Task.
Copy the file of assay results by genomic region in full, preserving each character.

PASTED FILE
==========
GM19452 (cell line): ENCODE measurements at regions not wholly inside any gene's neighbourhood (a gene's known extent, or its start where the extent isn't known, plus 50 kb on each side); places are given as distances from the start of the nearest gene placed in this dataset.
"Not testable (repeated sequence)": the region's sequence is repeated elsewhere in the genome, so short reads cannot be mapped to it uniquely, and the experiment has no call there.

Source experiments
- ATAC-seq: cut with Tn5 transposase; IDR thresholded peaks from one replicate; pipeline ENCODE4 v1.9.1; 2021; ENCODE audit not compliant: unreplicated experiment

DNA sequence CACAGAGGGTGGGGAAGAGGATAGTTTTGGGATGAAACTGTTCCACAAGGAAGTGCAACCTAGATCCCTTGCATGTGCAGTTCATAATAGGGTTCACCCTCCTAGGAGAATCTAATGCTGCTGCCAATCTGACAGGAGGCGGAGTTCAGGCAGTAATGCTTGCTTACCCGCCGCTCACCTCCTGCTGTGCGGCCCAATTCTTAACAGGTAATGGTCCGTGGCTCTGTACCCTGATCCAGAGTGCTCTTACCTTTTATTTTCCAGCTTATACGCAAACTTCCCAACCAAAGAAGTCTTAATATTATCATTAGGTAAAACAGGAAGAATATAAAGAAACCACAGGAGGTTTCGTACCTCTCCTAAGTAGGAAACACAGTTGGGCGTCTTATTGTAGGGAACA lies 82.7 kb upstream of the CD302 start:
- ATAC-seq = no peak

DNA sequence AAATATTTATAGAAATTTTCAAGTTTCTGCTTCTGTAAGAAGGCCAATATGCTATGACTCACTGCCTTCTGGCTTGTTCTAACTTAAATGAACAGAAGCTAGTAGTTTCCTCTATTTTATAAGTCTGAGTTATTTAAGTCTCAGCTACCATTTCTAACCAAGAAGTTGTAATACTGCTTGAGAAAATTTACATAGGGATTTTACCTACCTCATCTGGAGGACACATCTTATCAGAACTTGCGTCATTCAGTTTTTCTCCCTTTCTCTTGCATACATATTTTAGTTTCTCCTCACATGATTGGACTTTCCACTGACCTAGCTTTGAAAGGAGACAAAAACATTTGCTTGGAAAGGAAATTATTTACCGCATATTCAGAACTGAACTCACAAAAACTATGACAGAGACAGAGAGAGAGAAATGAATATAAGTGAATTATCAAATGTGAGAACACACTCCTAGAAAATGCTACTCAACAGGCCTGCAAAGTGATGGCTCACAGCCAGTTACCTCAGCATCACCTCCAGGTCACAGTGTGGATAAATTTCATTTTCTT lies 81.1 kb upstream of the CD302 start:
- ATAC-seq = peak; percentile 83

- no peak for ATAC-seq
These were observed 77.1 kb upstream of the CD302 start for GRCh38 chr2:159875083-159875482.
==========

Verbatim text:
GM19452 (cell line): ENCODE measurements at regions not wholly inside any gene's neighbourhood (a gene's known extent, or its start where the extent isn't known, plus 50 kb on each side); places are given as distances from the start of the nearest gene placed in this dataset.
"Not testable (repeated sequence)": the region's sequence is repeated elsewhere in the genome, so short reads cannot be mapped to it uniquely, and the experiment has no call there.

Source experiments
- ATAC-seq: cut with Tn5 transposase; IDR thresholded peaks from one replicate; pipeline ENCODE4 v1.9.1; 2021; ENCODE audit not compliant: unreplicated experiment

DNA sequence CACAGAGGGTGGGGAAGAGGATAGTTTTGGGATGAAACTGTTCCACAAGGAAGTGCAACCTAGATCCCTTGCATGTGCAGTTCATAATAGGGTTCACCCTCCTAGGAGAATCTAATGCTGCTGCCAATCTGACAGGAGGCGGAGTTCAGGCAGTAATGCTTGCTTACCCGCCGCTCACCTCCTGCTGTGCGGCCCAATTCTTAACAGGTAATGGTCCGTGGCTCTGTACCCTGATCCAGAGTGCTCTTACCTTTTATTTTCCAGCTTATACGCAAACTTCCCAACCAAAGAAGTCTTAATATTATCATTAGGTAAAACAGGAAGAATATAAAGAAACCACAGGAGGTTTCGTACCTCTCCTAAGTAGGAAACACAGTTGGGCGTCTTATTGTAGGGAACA lies 82.7 kb upstream of the CD302 start:
- ATAC-seq = no peak

DNA sequence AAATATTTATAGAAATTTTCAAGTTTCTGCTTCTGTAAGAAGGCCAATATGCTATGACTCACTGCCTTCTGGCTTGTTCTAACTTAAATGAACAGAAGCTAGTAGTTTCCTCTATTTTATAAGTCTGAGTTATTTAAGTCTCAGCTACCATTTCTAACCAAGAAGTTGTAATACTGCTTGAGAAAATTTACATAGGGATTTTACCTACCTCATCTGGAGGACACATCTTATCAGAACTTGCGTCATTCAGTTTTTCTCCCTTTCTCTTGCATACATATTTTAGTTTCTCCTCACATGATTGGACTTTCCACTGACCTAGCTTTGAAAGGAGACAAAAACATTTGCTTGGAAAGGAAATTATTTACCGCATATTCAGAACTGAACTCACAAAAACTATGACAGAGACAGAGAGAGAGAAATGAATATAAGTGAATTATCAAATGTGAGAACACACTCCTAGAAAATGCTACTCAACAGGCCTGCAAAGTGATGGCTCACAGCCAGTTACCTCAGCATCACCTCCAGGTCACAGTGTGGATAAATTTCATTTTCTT lies 81.1 kb upstream of the CD302 start:
- ATAC-seq = peak; percentile 83

- no peak for ATAC-seq
These were observed 77.1 kb upstream of the CD302 start for GRCh38 chr2:159875083-159875482.